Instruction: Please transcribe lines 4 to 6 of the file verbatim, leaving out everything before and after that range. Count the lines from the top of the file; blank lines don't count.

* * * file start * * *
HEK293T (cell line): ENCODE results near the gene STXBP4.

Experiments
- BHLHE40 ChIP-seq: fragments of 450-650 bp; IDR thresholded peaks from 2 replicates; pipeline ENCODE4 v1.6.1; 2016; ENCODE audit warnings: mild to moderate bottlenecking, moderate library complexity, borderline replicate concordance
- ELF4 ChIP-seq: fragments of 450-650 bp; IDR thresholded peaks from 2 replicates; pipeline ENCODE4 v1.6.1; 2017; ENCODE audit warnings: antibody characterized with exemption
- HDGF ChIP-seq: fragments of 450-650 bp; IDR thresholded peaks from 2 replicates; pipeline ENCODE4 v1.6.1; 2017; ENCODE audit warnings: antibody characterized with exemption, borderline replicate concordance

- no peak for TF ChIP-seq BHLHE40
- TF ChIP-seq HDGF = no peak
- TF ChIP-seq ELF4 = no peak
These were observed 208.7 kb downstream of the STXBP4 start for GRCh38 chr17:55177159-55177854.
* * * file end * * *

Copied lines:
- ELF4 ChIP-seq: fragments of 450-650 bp; IDR thresholded peaks from 2 replicates; pipeline ENCODE4 v1.6.1; 2017; ENCODE audit warnings: antibody characterized with exemption
- HDGF ChIP-seq: fragments of 450-650 bp; IDR thresholded peaks from 2 replicates; pipeline ENCODE4 v1.6.1; 2017; ENCODE audit warnings: antibody characterized with exemption, borderline replicate concordance

- no peak for TF ChIP-seq BHLHE40